American negotiators broke off textile talks in Peking yesterday without agreement virtually assuring unilateral U.S. action to curb Chinese imports. The action, however, is not expected to delay approval of a major U.S. China trade pact.
The quotas will be 100 percent, by categories, of textile shipments by the Chinese to the U.S. in the first 12 of the last 14 months, it was learned.
American negotiators claim the Chinese would have been given a larger quota if they had reached a bi-lateral agreement with the U.S.
The break-down of the Peking talks on textiles, American officials said, need not delay the more general trade pact with China that was initialled earlier this month in Canton by Commerce Secretary Juanita Kreps.
The United States had assured Congress that it would not forward the trade treaty for legislative approval-until limits were placed on Chinese textile exports to the United States. The trade treaty will give most favored nation tariff status to all Chinese exports, including textiles.
American officials proposed to the Chinese a system by which there would be an "Orderly Merketing Agreement" on textiles, similar to those with other textile exporters.This would establish two categories of restricted textile products.
For one, there would be automatic, specific volume limits. For the other, when exports touched an agreed-upon volume, the two countries would "consult" on the cut-off levels.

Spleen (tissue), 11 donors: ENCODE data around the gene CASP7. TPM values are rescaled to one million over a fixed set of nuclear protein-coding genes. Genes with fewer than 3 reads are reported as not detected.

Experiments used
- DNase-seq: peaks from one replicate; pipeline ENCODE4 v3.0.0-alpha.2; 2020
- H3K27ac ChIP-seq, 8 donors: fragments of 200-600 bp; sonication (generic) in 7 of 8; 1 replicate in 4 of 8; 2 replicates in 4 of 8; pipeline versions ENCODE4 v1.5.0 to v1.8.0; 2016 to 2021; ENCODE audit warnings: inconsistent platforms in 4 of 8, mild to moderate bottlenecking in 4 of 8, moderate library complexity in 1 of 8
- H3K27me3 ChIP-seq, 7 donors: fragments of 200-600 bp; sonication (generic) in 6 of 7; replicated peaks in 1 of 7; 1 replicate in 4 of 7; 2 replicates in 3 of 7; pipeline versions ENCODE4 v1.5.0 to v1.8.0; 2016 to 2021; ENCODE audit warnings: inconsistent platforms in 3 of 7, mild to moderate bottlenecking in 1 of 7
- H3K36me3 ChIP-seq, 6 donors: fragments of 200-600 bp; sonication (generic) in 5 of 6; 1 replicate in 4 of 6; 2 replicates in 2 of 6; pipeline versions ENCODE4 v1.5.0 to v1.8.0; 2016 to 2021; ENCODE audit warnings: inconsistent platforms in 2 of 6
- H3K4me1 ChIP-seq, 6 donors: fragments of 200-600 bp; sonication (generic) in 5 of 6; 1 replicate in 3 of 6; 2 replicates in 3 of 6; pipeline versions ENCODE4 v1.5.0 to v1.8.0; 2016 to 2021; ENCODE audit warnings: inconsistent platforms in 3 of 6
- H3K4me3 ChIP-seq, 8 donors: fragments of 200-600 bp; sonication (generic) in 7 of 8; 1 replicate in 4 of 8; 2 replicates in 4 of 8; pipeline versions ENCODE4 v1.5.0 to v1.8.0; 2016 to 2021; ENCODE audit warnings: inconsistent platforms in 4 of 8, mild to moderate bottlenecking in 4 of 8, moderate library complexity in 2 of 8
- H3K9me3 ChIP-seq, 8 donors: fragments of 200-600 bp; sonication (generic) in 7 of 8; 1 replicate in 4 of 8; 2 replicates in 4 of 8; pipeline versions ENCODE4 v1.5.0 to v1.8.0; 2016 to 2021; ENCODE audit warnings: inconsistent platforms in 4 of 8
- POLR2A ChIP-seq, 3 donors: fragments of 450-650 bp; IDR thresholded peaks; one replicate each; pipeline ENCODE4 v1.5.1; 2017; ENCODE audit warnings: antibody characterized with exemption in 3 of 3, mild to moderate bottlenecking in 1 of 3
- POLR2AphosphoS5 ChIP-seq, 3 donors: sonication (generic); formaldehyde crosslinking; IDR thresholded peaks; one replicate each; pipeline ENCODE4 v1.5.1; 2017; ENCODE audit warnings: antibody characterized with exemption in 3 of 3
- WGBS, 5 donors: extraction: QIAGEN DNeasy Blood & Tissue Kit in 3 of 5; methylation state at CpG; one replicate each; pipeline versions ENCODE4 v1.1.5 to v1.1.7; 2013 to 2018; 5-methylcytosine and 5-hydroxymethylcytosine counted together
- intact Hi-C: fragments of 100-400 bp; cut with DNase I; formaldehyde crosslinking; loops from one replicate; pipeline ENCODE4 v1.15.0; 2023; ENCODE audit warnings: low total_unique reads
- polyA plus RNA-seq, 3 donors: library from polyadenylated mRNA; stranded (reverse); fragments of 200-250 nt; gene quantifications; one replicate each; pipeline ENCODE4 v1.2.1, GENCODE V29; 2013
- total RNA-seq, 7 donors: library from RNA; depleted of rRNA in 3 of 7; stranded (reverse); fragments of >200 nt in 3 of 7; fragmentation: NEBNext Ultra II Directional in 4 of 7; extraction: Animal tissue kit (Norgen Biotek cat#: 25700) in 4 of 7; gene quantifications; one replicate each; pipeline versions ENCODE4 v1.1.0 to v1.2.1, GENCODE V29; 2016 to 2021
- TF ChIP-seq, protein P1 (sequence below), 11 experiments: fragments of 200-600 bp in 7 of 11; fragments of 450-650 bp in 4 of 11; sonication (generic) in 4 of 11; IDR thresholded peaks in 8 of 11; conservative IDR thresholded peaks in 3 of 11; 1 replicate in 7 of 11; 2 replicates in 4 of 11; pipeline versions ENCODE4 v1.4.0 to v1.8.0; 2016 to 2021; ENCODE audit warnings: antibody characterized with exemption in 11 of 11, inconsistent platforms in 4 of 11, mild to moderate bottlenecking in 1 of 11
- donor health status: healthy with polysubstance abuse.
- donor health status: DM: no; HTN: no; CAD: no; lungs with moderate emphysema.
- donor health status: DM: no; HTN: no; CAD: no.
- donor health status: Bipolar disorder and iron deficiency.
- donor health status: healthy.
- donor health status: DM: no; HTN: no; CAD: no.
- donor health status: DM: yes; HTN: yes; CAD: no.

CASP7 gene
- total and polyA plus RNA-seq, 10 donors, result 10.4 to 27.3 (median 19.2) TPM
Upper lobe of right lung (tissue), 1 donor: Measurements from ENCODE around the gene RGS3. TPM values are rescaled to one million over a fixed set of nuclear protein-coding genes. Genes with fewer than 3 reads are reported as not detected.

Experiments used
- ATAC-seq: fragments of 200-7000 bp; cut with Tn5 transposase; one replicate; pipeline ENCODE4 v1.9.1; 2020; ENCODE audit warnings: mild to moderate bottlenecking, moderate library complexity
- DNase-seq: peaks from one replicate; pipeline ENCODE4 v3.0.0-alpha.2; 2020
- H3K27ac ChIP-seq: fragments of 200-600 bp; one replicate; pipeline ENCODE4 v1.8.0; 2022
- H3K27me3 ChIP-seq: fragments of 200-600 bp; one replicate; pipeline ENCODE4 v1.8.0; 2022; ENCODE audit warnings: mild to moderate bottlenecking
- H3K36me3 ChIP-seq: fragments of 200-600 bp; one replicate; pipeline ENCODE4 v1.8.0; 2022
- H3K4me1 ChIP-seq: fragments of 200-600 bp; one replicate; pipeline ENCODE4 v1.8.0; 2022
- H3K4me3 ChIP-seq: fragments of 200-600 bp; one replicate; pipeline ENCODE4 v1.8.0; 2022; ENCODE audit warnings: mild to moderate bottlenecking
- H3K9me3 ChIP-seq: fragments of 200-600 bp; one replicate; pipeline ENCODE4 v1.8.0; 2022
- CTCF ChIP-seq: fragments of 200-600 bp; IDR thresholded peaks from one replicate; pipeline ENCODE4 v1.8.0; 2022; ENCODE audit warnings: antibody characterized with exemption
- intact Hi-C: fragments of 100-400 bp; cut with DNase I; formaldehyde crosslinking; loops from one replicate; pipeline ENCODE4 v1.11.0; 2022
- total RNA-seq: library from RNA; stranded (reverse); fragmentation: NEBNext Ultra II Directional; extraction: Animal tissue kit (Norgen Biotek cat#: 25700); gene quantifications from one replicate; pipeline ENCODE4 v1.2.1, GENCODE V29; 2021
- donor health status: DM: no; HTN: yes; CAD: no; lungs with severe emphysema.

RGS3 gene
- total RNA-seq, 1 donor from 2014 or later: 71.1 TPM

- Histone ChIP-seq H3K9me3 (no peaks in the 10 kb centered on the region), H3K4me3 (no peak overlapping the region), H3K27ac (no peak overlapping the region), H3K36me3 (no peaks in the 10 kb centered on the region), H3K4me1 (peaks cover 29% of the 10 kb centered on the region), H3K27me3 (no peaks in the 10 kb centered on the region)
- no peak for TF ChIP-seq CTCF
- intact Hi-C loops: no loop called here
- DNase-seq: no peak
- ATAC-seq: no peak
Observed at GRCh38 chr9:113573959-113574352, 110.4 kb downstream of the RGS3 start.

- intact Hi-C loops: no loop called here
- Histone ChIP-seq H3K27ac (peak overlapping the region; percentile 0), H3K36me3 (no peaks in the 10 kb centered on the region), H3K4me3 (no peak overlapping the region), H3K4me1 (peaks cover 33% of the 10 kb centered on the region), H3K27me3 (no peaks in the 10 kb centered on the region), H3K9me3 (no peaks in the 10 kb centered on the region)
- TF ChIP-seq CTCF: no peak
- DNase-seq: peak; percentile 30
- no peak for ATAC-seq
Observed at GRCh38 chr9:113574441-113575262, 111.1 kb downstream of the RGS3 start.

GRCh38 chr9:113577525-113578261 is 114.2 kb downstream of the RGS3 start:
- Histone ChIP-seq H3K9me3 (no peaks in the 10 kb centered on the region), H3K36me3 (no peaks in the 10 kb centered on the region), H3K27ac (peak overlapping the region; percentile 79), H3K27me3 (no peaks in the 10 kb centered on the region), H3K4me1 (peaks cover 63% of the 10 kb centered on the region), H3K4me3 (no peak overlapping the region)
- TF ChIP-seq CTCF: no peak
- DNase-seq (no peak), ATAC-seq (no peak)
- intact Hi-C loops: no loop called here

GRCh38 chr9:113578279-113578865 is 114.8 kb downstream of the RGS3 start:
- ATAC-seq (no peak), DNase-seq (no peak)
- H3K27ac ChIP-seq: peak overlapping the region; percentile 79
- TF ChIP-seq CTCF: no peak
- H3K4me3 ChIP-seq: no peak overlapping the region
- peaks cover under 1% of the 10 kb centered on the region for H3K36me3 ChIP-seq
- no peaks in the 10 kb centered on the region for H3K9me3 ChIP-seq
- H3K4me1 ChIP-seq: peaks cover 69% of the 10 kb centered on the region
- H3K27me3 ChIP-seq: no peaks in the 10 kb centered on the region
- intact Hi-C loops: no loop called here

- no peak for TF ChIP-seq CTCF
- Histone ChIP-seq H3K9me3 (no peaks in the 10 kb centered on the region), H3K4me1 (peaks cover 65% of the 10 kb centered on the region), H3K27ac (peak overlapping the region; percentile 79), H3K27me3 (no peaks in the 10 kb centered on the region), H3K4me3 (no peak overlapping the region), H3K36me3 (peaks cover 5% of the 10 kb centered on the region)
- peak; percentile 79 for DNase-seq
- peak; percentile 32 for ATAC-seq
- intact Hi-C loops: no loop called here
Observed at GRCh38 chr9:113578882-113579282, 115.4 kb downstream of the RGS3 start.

But the Chinese negotiators, over a several weeks time, vigorously opposed the specifics of the American proposal although they accepted in principle the idea of some limitation.
"They took the view," said one high American official, "that they are 'late bloomers' and that they ought to be allowed a generous base so as to earn some monet."
Privately, some American officials sympathize with this point of view, noting that in the short-term, textiles is one certain foreign-exchange earner for the Chinese.
Special Trade Representative Robert Strauss was not able to break down the firm Chinese objections in his talks in Peking this week. He pointed out that the U.S. could and would take unilateral action under Section 204 of the Agricultural Act of 1962.
Strauss argued that under the unilateral step, the Chinese would lose the benefitt of the increased export base of the past few months, because the formula calls for using only the first 12 of the last 14 months.
Moreover, the Chinese will lose flexibility, because unilaterally-set quotas will be in terms of the square yards volume of specific textile categories.Shifing from one to the other will not be permitted.
Nonetheless, the imposition of textile quotas by the U.S. doesn't necessarily impede the over-all trade treaty, but in fact, facilitates it, officials here say. There is always the possibility that the Chinese-which have only initialed the trade treaty - may delay signing it.
"But I dont't think it will happen," says an official in touch with the U.S. party in Peking. "I have a feeling this won't go down so hard. Rather than sign anything they objected to in principle, I think they are prepared to go along with this (unilateral action) for a while."